According to leading olive oil publication, Olive Oil Times, the major organisations of producers, exporters, and other olive oil professionals in Greece, have united under the one roof of the National Interbranch Olive Oil Association, and have devised a national strategy to create a stable environment for the olive oil industry and, in the long term, increase the annual exports of Greek standardised olive oil to 100,000 tons from about 40,000 tons currently shipped abroad.
Olive oil is an extremely important product of the Greek agricultural sector, being the main source of income for more than 500,000 families in the country and adding more than 1 billion euros to the annual GDP.
The strategy includes certain measures and provisions targeting the production chain.
An essential step, according to the group, is to apply economies of scale to reduce costs at harvest time, which are relatively high in Greece compared to other countries due to the fragmentation of the olive groves and of the production process. This can be achieved by using financial incentives like tax reductions for producers to form associations, or by using the EU’s National Strategic Reference Framework (NSRF) to fund mergers and create clusters of producers and exporters.
Cost is also amplified at the mills, where producers commonly ask for their crops to be separately processed. This means that more time and energy are required to process the olives and a change in the mindset of producers is needed to accelerate the procedure.
It is further proposed that, by working together with the state, a simplified and modernized legislative framework for building and operating olive oil mills, bottling facilities, and refinery plants should be created. Moreover, an effective way to manage the waste produced at the mills is crucial, along with provisions for successfully utilizing water resources by building dams and irrigation systems where needed.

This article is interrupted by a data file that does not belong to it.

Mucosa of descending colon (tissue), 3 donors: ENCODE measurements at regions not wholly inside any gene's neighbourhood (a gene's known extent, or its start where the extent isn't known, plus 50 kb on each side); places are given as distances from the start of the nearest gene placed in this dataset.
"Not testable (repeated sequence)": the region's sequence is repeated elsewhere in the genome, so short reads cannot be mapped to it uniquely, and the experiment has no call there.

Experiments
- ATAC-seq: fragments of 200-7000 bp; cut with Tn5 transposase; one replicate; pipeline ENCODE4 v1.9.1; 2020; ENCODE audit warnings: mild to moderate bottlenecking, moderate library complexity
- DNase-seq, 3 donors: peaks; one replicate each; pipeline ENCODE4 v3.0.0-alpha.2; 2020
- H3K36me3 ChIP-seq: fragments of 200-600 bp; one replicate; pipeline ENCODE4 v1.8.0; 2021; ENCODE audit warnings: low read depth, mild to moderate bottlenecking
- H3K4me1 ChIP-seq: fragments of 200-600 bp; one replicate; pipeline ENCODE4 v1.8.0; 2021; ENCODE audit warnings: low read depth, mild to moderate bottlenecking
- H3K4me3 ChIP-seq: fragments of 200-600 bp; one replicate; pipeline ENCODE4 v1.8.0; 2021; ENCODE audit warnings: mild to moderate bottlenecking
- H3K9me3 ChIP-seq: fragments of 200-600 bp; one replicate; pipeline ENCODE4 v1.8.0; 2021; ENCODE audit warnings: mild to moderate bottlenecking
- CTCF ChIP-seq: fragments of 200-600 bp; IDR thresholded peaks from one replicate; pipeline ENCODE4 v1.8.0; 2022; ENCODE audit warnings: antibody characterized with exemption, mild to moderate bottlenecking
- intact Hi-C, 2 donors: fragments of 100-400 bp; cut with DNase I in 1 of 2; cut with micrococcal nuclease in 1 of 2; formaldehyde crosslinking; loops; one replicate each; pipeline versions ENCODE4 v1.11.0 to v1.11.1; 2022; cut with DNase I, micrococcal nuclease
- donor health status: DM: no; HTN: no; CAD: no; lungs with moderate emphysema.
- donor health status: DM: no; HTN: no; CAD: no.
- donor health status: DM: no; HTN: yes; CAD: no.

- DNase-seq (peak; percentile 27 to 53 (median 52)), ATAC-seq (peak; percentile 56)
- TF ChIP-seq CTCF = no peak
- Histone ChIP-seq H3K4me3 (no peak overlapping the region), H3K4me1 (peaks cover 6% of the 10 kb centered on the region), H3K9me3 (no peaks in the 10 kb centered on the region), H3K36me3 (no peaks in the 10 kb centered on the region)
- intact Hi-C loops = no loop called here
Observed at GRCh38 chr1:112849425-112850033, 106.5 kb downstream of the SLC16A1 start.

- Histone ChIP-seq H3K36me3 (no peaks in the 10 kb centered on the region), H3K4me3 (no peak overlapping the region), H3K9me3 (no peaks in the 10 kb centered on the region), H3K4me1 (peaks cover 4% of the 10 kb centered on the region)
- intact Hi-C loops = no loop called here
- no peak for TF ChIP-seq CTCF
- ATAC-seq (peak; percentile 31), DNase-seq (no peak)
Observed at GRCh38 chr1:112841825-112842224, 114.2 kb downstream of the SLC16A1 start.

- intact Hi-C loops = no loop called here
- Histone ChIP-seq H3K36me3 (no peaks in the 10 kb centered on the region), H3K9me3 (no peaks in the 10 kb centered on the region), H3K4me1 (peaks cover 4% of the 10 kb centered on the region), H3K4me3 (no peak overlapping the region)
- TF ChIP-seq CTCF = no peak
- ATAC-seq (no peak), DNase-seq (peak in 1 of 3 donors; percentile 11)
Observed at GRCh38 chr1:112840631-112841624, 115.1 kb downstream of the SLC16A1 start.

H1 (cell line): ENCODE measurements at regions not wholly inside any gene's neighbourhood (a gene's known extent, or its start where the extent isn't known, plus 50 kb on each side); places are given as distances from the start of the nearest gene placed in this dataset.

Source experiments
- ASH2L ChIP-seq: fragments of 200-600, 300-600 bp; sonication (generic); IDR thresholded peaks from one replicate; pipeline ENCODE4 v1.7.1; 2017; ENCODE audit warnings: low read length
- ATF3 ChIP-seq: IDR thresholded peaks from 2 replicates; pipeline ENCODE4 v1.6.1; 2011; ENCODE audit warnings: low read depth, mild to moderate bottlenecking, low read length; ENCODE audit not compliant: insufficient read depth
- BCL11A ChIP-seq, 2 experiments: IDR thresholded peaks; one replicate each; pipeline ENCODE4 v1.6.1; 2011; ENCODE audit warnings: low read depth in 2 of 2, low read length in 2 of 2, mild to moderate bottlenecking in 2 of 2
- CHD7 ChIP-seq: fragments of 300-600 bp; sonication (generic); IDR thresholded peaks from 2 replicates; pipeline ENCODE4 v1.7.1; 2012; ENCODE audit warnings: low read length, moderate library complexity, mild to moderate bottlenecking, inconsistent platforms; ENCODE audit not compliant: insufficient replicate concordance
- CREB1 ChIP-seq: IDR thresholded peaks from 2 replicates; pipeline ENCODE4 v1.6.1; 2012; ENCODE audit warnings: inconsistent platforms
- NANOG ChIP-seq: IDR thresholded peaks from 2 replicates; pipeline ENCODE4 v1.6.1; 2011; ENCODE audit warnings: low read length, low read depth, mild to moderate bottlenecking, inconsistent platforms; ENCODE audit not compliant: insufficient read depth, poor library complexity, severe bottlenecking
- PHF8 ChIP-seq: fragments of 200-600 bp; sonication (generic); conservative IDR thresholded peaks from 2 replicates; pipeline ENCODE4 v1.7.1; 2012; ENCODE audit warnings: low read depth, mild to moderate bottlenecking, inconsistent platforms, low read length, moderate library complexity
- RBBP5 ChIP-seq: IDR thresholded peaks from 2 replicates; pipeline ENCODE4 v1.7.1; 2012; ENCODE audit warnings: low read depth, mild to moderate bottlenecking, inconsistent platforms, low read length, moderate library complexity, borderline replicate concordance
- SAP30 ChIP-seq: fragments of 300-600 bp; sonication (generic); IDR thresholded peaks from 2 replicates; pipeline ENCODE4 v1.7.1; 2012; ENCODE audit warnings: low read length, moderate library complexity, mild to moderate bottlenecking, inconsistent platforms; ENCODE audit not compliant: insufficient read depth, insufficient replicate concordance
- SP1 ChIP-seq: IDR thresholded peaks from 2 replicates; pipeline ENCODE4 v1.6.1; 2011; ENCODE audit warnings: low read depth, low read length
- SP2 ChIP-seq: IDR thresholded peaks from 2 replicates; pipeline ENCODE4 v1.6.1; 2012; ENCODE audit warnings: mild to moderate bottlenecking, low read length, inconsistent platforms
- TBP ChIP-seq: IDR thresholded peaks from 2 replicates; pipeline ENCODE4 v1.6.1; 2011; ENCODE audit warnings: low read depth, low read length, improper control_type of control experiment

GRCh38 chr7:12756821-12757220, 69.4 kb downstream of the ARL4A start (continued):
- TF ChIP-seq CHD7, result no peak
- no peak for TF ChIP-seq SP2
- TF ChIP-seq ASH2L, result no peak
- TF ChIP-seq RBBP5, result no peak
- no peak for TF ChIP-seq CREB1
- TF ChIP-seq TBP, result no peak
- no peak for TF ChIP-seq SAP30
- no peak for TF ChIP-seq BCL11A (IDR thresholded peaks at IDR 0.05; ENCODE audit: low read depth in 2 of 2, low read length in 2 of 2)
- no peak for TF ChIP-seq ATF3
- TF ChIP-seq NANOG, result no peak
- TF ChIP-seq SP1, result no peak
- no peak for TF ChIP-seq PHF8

In terms of promoting and selling olive oil, a re-evaluation of all the Protected Destination of Origin (PDO) labels is proposed to identify possible weaknesses and further strengthen the product. The strategy also finds that the internal olive oil market is well-organized, and new markets abroad must be developed aggressively.
It is remarkable though that during the eight years of recession, the sector managed to increase the exports of bottled olive oil to reach 40,000 tons per year from 15,000 tons before the financial crisis emerged.
An important point of the strategy is a parafiscal tax, suggested being imposed on all professionals in the olive oil sector to ensure that adequate funding is available to support the sector and promote the Greek olive oil.
This scheme has already been applied in Spain and lately in Tunisia, wherein the case of Spain it amounts to €6 per ton of olive oil, returning a total of more than €6 million a year to the organizations and unions of olive oil to fund their actions.
Estimates from most regions show that next season’s harvest will be strong in Greece and, despite the inherent weaknesses and imperfections of the sector, the cooperation of all stakeholders can significantly improve the status of Greek olive oil.
*Read the full article at Olive Oil Times